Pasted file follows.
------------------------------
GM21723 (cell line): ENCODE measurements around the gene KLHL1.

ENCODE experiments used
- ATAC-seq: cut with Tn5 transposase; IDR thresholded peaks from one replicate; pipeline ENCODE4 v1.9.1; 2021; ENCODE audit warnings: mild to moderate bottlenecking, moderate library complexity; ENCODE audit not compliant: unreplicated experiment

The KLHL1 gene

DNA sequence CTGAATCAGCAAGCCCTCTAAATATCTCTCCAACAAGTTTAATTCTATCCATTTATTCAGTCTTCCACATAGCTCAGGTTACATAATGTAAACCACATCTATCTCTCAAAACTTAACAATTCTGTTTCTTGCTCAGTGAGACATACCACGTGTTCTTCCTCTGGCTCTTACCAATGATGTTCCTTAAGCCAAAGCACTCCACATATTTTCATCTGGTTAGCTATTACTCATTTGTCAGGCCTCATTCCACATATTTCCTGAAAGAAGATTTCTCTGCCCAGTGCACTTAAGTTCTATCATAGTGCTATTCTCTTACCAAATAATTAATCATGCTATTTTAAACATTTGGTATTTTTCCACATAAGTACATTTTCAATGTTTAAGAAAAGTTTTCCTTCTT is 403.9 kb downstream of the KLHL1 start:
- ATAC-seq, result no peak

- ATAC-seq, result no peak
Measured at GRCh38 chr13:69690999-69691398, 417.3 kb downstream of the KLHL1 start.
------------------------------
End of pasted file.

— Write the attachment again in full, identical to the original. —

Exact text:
GM21723 (cell line): ENCODE measurements around the gene KLHL1.

ENCODE experiments used
- ATAC-seq: cut with Tn5 transposase; IDR thresholded peaks from one replicate; pipeline ENCODE4 v1.9.1; 2021; ENCODE audit warnings: mild to moderate bottlenecking, moderate library complexity; ENCODE audit not compliant: unreplicated experiment

The KLHL1 gene

DNA sequence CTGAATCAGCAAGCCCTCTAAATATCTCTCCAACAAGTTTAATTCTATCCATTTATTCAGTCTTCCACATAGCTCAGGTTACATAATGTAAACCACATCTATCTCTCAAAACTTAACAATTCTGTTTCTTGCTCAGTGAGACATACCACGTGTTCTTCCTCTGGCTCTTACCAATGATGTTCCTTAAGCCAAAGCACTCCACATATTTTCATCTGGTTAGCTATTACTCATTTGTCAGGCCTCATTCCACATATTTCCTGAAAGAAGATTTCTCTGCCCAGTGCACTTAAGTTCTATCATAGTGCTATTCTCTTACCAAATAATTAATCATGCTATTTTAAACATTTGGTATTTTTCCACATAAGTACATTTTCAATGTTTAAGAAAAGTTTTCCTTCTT is 403.9 kb downstream of the KLHL1 start:
- ATAC-seq, result no peak

- ATAC-seq, result no peak
Measured at GRCh38 chr13:69690999-69691398, 417.3 kb downstream of the KLHL1 start.